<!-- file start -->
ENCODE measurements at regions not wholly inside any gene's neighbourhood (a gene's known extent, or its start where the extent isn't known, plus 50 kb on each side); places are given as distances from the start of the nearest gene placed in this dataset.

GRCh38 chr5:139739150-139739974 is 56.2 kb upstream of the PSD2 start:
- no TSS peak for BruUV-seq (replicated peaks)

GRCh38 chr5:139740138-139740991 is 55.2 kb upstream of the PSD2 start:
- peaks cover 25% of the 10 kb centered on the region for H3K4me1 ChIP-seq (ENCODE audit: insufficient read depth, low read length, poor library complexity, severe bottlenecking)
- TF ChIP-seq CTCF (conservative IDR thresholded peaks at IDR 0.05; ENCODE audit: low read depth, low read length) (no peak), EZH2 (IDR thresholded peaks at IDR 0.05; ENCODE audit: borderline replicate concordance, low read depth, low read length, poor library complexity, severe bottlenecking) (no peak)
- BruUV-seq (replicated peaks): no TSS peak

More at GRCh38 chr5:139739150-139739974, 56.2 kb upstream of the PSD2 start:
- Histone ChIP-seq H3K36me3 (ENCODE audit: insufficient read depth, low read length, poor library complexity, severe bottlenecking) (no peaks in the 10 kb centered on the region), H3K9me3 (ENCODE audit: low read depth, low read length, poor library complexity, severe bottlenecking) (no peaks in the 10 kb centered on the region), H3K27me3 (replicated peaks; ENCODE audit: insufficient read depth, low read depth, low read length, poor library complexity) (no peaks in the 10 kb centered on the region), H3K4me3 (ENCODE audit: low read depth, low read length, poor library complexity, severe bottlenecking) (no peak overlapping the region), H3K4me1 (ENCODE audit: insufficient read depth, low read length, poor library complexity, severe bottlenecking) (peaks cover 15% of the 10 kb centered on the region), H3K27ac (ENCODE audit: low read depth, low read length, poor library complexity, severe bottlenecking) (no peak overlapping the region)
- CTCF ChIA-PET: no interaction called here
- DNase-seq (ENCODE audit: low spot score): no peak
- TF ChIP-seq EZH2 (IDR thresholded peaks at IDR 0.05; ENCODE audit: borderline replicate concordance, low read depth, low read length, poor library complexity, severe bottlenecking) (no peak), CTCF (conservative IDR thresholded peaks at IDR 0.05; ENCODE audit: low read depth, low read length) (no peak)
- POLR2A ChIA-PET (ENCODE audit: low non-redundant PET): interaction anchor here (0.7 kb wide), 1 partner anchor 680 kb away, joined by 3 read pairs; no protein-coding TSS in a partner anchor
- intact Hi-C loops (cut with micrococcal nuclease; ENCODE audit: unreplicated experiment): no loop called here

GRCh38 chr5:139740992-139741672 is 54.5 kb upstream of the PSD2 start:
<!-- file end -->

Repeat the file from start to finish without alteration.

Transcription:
ENCODE measurements at regions not wholly inside any gene's neighbourhood (a gene's known extent, or its start where the extent isn't known, plus 50 kb on each side); places are given as distances from the start of the nearest gene placed in this dataset.

GRCh38 chr5:139739150-139739974 is 56.2 kb upstream of the PSD2 start:
- no TSS peak for BruUV-seq (replicated peaks)

GRCh38 chr5:139740138-139740991 is 55.2 kb upstream of the PSD2 start:
- peaks cover 25% of the 10 kb centered on the region for H3K4me1 ChIP-seq (ENCODE audit: insufficient read depth, low read length, poor library complexity, severe bottlenecking)
- TF ChIP-seq CTCF (conservative IDR thresholded peaks at IDR 0.05; ENCODE audit: low read depth, low read length) (no peak), EZH2 (IDR thresholded peaks at IDR 0.05; ENCODE audit: borderline replicate concordance, low read depth, low read length, poor library complexity, severe bottlenecking) (no peak)
- BruUV-seq (replicated peaks): no TSS peak

More at GRCh38 chr5:139739150-139739974, 56.2 kb upstream of the PSD2 start:
- Histone ChIP-seq H3K36me3 (ENCODE audit: insufficient read depth, low read length, poor library complexity, severe bottlenecking) (no peaks in the 10 kb centered on the region), H3K9me3 (ENCODE audit: low read depth, low read length, poor library complexity, severe bottlenecking) (no peaks in the 10 kb centered on the region), H3K27me3 (replicated peaks; ENCODE audit: insufficient read depth, low read depth, low read length, poor library complexity) (no peaks in the 10 kb centered on the region), H3K4me3 (ENCODE audit: low read depth, low read length, poor library complexity, severe bottlenecking) (no peak overlapping the region), H3K4me1 (ENCODE audit: insufficient read depth, low read length, poor library complexity, severe bottlenecking) (peaks cover 15% of the 10 kb centered on the region), H3K27ac (ENCODE audit: low read depth, low read length, poor library complexity, severe bottlenecking) (no peak overlapping the region)
- CTCF ChIA-PET: no interaction called here
- DNase-seq (ENCODE audit: low spot score): no peak
- TF ChIP-seq EZH2 (IDR thresholded peaks at IDR 0.05; ENCODE audit: borderline replicate concordance, low read depth, low read length, poor library complexity, severe bottlenecking) (no peak), CTCF (conservative IDR thresholded peaks at IDR 0.05; ENCODE audit: low read depth, low read length) (no peak)
- POLR2A ChIA-PET (ENCODE audit: low non-redundant PET): interaction anchor here (0.7 kb wide), 1 partner anchor 680 kb away, joined by 3 read pairs; no protein-coding TSS in a partner anchor
- intact Hi-C loops (cut with micrococcal nuclease; ENCODE audit: unreplicated experiment): no loop called here

GRCh38 chr5:139740992-139741672 is 54.5 kb upstream of the PSD2 start: